Did you know that the temperature change during a heat wave actually causes more stress to the body than the increased temperature? The human body is good at adapting, but the initial temperature places the biggest demands on the body. Even a three degree temperature change shocks the body. Learn how to stay cool in heat and regulate your body temperature to avoid hyperthermia during a heat wave or exercise on a warm day with these hot weather safety tips.
Regulating Body Temperature Naturally
When we are hot while exercising or during a heat wave, the blood vessels in the skin dilate to allow excess heat to leave via the skin surface. The fitter the athlete, the quicker the body can adapt to temperature changes, however the young and elderly are more prone to heat stress during heat waves and exercise because they are not as well adapted.
For some people, it can take up to a week to acclimatize to temperature changes, which isn’t much of a problem when you have a gradual spring or fall. But a heat wave can cause more trouble regulating body temperature. This is because the body needs time to adapt to sweating more and losing/replacing lost salts when drastically exposed to hotter temperatures. If you struggle with heat stress or have some unseasonably hot weather in the forecast, there are some things you can do to stay cool in the heat to help your body manage the change better.
Hot Weather Safety Tips
Protect yourself. Shield your eyes with UV sunglasses and guard your skin by covering up with sunblock and UV-protective clothing.
Know what weather’s coming. The hottest part of the day is not always at midday: check your local forecast to see when the high will be and when there will be the least cloud cover.
Keep cool. Use a fan, duck in someplace with AC or find a breeze to cool down. Air movement helps to wick sweat away, allowing your skin to cool faster so you have less trouble regulating your body temperature. Take a dip in a local lake, river or pool, run through the sprinkler (if you are allowed to have it running) or take a cold bath or shower (as long as you’re not in a drought).
Reduce heat stress while traveling. A long trip in a hot car can be even worse in a heat wave. Consider taking a cool shower before you leave home and again when you arrive at your destination. And aim to leave earlier than you normally would so you don’t have to rush and cause extra stress. Keep hydrated during travel and pack up to four times more fluid than normal. This is important in case your trip is delayed or your car overheats and you need to continue hydrating while you wait for assistance.
Snack on salty, cold foods. Fruits, salads, cold soups, cold meats, and cold drinks are all important to regulating body temperature. Plus, smaller meals eaten throughout the day put less demand on your digestive system than a large meal, allowing your body to divert blood to your skin to cool you down. Add more salt than normal to your foods because since you’ll need to replace what you lost sweating.
Drink filtered water with filtered ice cubes. This is especially important if you’re traveling abroad as ice cubes could be made from un-treated tap water instead of natural mineral water or even treated tap water. The quality of water is important as the last thing you need during a heat wave is a parasite that will mess up your digestive system and leave you dehydrated. Drink water steadily throughout the day rather in short, replenishing bursts and make sure to mix in electrolyte drinks as well.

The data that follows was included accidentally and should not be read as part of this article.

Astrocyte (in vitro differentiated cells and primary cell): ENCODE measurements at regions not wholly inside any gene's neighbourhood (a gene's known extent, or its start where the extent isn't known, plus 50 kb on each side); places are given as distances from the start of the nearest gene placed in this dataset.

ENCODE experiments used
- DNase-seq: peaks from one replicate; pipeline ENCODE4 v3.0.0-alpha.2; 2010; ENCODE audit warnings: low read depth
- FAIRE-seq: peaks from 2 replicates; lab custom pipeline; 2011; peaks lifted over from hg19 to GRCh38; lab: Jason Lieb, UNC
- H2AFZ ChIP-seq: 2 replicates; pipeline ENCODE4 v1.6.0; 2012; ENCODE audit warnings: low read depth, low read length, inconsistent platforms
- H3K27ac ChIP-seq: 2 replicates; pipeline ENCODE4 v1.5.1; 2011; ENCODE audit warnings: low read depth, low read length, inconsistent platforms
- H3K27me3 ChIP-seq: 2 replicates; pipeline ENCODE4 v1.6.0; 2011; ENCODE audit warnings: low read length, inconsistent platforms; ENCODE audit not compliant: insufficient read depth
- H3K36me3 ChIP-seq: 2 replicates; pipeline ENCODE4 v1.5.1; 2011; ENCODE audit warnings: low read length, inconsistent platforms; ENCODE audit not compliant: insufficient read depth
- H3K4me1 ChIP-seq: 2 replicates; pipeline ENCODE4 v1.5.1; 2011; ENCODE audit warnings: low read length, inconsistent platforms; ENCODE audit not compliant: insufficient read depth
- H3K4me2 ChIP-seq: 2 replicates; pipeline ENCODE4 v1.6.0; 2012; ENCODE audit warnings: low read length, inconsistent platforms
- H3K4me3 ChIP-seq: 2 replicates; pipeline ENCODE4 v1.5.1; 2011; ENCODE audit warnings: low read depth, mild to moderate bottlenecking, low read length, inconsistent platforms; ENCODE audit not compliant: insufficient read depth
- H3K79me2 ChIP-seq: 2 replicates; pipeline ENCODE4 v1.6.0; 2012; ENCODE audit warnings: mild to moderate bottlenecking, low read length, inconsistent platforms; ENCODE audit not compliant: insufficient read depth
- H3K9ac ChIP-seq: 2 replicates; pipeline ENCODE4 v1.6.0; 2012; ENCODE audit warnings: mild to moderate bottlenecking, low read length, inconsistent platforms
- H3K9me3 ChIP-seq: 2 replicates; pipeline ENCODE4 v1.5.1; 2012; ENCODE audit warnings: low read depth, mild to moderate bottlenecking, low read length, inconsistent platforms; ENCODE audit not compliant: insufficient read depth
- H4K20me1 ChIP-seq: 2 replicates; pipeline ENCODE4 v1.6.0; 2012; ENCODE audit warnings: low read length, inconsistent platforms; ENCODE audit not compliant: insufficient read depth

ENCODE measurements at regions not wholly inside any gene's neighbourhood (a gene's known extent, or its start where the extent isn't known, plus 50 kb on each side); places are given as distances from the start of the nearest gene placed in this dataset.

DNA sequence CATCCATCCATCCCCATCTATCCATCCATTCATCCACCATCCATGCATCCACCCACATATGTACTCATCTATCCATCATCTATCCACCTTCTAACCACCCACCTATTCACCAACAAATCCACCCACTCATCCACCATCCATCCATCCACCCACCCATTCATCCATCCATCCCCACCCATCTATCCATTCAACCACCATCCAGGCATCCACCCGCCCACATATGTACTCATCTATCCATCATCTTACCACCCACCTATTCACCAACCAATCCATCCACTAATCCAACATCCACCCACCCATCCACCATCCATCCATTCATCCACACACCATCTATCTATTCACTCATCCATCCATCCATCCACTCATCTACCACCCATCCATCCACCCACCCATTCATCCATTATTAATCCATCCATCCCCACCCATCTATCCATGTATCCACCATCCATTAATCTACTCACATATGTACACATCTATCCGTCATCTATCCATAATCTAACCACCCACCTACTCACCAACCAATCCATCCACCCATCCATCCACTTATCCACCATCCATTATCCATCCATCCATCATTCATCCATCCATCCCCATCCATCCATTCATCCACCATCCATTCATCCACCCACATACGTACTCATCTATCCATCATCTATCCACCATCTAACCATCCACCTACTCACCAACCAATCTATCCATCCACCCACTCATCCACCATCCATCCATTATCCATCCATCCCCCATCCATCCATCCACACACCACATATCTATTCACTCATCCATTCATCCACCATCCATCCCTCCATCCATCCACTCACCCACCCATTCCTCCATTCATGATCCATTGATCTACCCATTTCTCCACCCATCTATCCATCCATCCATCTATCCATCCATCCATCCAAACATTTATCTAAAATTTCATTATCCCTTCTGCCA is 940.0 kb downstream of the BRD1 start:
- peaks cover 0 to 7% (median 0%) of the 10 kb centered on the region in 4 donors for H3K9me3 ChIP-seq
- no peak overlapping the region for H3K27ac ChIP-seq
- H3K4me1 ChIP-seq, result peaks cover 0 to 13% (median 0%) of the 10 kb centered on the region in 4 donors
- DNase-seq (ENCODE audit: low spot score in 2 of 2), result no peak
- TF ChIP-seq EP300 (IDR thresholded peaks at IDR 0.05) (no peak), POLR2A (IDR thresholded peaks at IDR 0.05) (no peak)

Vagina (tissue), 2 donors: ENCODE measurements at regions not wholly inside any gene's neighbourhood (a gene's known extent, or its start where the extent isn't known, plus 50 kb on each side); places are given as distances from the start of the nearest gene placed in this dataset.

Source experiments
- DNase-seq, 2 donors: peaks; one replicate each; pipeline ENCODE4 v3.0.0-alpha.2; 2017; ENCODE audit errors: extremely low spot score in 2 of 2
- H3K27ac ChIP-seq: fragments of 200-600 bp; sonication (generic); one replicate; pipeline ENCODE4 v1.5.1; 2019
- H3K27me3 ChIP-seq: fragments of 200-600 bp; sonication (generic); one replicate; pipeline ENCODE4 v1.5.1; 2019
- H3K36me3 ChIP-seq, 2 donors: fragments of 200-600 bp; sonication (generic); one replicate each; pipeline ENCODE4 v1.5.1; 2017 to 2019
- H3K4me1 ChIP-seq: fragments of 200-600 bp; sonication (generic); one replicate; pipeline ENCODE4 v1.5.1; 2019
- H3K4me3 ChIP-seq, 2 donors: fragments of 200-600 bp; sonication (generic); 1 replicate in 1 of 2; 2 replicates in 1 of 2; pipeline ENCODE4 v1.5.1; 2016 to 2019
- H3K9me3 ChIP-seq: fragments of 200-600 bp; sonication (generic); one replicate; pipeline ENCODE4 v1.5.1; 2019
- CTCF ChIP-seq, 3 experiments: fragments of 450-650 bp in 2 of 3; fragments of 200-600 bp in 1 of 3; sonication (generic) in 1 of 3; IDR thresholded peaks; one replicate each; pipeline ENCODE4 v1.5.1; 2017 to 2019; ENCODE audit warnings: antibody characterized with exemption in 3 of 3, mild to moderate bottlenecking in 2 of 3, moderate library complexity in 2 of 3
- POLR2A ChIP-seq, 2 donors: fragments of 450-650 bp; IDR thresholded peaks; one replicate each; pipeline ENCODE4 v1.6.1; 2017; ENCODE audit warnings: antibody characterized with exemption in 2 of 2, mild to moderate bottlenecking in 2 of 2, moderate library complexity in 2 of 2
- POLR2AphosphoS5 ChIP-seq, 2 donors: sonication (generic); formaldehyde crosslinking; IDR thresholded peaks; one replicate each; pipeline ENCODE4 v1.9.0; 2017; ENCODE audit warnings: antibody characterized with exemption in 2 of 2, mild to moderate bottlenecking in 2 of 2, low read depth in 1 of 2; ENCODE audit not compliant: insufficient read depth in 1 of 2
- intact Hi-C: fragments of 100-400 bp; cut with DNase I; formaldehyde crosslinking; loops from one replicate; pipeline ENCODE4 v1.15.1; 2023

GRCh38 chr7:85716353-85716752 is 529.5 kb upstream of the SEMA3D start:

Replenish electrolytes. Whether you’re working out or just hanging out outside, you’re going to lose more electrolytes during a heat wave. A 50/50 mix of fruit juice and water makes an ideal hydration drink. You can also choose an electrolyte-filled sports drink like Gatorade or Powerade. You don’t want to just drink plain water as doing so can flush out vital electrolytes the body needs to function. This can lead to water intoxication, which is deadly, especially if a lot of water is consumed in a short period of time.
Know when you’re dehydrated. Check the color of your urine to see if you are dehydrated. If urine is clear like water, you are likely to drinking just a bit too much; but if your urine is very dark, you are likely dehydrated. Aim for urine straw-colored as the best indicator that you’re correctly hydrated.
Signs of Hyperthermia or Heat Stress
Even with the above precautions and tips on how to keep cool in the heat, you may still find yourself or a companion susceptible to heat stress, exhaustion or heat stroke. For this reason, it’s important to know the symptoms of hyperthermia and how to reverse them.
- High body temperature (If it’s over 105, get the person to a hospital immediately, this is heat stroke!)
- Muscle Cramps.
- Elevated heart rate and red skin.
- Profuse sweating or the absence of sweating.
Rapid cooling is important for anyone suffering from heat stress of any kind. Ice packs or ice in water, ice packs laid directly on the body, air- or water-cooling blankets and IVs are often used to treat hyperthermia. If you are attempting to lower your own, or another person’s body temperature, get them in cold water immediately and start giving them electrolytes and water. Consult a doctor.